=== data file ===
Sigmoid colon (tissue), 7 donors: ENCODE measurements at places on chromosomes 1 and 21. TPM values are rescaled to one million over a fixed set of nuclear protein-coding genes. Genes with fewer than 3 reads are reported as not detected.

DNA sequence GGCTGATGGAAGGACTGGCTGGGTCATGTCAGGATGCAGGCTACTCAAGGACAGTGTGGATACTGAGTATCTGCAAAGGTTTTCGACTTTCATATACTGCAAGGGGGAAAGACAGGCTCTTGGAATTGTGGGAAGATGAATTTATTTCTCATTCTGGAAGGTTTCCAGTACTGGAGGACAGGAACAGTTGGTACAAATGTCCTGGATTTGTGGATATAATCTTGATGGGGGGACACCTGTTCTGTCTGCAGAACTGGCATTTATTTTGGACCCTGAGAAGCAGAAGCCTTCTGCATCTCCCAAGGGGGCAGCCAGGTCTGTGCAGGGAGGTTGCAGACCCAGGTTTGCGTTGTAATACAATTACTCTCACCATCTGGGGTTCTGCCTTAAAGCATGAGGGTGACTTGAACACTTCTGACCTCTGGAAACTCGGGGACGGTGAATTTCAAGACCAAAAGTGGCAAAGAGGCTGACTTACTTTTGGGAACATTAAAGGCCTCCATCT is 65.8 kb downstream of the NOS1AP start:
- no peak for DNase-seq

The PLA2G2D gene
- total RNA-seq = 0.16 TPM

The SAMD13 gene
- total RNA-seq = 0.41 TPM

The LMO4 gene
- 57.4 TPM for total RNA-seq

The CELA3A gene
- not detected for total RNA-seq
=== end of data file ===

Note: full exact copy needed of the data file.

Sigmoid colon (tissue), 7 donors: ENCODE measurements at places on chromosomes 1 and 21. TPM values are rescaled to one million over a fixed set of nuclear protein-coding genes. Genes with fewer than 3 reads are reported as not detected.

DNA sequence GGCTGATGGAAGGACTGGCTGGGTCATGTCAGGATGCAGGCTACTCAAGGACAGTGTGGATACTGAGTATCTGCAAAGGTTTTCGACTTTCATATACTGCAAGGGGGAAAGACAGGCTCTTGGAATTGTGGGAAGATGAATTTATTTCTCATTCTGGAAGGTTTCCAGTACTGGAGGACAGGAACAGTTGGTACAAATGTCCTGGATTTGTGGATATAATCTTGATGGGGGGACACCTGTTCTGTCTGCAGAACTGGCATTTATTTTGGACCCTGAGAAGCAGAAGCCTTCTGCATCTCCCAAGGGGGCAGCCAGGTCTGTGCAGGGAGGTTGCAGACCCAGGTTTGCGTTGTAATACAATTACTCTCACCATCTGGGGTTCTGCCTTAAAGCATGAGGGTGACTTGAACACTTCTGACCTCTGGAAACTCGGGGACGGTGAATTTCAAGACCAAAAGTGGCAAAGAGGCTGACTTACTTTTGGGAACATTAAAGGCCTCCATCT is 65.8 kb downstream of the NOS1AP start:
- no peak for DNase-seq

The PLA2G2D gene
- total RNA-seq = 0.16 TPM

The SAMD13 gene
- total RNA-seq = 0.41 TPM

The LMO4 gene
- 57.4 TPM for total RNA-seq

The CELA3A gene
- not detected for total RNA-seq